And no one affirms that the power of the government to borrow, or the action of the government in borrowing, is subject to taxation by the states.

There are those, however, who assert that although the states cannot tax the exercise of the powers of the government, as for example in the conveyance of the mails, the transportation of troops, or the borrowing of money, they may tax the indebtedness of the government when it assumes the form of obligations held by individuals, and so becomes in a certain sense private property.

This Court, however, has constantly held otherwise.

Forty years ago, in the case of Weston v. City of Charleston,

Page 74 U. S. 24

this Court, speaking through Chief Justice Marshall, said: [Footnote 4]

"The American people have conferred the power of borrowing money upon their government, and by making that government supreme have shielded its action in the exercise of that power from the action of the local governments. The grant of the power is incompatible with a restraining or controlling power, and the declaration of supremacy is a declaration that no such restraining or controlling power shall be exercised."

And applying these principles, the Court proceeded to say:

"The right to tax the contract to any extent, when made, must operate on the power to borrow before it is exercised, and have a sensible influence on the contract. The extent of this influence depends on the will of a distinct government. To any extent, however inconsiderable, it is a burden upon the operations of the government. It may be carried to an extent which shall arrest them entirely."

And finally:

"A tax on government stock is thought by this Court to be a tax on the contract, a tax on the power to borrow money on the credit of the United States, and consequently repugnant to the Constitution."

Nothing need be added to this except that in no case decided since have these propositions been retracted or qualified. The last cases in which the power of the states to tax the obligations of the government came directly in question were those of the Bank of Commerce v. City of New York [Footnote 5] in 1862 and the Bank Tax Case [Footnote 6] in 1865, in both of which the power was denied.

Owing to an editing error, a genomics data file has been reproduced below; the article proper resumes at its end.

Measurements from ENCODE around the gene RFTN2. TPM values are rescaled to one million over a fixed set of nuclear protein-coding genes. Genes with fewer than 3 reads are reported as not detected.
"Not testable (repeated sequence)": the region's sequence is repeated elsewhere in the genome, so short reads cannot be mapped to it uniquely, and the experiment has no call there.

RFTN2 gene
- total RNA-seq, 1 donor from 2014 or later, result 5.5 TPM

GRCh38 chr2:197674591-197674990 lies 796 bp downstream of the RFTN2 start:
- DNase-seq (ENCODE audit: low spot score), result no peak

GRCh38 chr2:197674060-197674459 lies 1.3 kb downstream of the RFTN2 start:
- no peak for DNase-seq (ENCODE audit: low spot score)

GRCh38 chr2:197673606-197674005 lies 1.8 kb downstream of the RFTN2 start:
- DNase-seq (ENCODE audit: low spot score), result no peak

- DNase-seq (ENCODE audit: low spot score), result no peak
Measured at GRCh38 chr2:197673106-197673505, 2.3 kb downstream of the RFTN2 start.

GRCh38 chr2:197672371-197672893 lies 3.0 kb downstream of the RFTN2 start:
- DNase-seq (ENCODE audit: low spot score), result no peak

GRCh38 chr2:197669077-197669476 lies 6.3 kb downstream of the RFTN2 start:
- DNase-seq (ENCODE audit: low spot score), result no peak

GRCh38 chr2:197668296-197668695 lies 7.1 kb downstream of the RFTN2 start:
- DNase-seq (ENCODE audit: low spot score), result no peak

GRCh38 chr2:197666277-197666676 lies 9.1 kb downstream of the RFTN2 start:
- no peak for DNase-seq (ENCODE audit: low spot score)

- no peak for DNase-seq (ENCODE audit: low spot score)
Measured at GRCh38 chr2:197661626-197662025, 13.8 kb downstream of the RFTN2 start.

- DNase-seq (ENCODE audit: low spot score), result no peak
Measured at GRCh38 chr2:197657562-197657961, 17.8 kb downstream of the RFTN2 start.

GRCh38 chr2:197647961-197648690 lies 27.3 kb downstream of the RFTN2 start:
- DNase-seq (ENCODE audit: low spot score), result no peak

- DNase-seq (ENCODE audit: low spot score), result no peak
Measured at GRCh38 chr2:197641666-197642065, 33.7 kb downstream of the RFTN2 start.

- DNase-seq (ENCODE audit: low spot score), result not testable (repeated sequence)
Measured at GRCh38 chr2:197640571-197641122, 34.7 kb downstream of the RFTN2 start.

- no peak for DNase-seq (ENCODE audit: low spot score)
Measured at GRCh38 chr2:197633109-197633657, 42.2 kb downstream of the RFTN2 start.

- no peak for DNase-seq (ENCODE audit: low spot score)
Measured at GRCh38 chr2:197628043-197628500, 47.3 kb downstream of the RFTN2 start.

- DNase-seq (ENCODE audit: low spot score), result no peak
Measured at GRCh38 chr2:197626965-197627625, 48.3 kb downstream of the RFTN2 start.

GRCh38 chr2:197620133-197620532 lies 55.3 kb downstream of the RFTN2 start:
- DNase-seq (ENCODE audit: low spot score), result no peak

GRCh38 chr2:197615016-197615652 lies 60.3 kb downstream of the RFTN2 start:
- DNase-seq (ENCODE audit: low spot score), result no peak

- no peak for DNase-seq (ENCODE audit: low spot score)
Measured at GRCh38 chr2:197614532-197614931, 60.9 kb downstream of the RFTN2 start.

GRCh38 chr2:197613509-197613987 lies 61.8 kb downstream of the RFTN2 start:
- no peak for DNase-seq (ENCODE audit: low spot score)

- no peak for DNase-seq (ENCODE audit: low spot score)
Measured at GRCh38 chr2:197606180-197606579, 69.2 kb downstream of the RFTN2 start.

An attempt was made at the bar to establish a distinction between the bonds of the government expressed for loans of money and the certificates of indebtedness for which the exemption was claimed. The argument was ingenious, but failed to convince us that such a distinction can be maintained.

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It may be admitted that these certificates were issued in payment of supplies and in satisfaction of demands of public creditors. But we fail to perceive either that there is a solid distinction between certificates of indebtedness issued for money borrowed and given to creditors, and certificates of indebtedness issued directly to creditors in payment of their demands, or that such certificates, issued as a means of executing constitutional powers of the government other than of borrowing money, are not as much beyond control and limitation by the states through taxation as bonds or other obligations issued for loans of money.

The principle of exemption is that the states cannot control the national government within the sphere of its constitutional powers -- for there it is supreme -- and cannot tax its obligations for payment of money issued for purposes within that range of powers, because such taxation necessarily implies the assertion of the right to exercise such control.

The certificates of indebtedness in the case before us are completely within the protection of this principle. For the public history of the country and the acts of Congress show that they were issued to creditors for supplies necessary to the government in carrying on the recent war for the integrity of the Union and the preservation of our republican institutions. They were received instead of money at a time when full money payment for supplies was impossible, and according to the principles of the cases to which we have referred are as much beyond the taxing power of the states as the operations themselves in furtherance of which they were issued.

It results that the several judgments of the Court of Appeals must be


[Footnote 1]

Bank Tax Case, 2 Wall. 200.

[Footnote 2]

1 Stat. at Large 85.

[Footnote 3]

14 id. 384.

[Footnote 4]

27 U. S. 2 Pet. 467.

[Footnote 5]

67 U. S. 2 Black 628.

[Footnote 6]

69 U. S. 2 Wall. 200.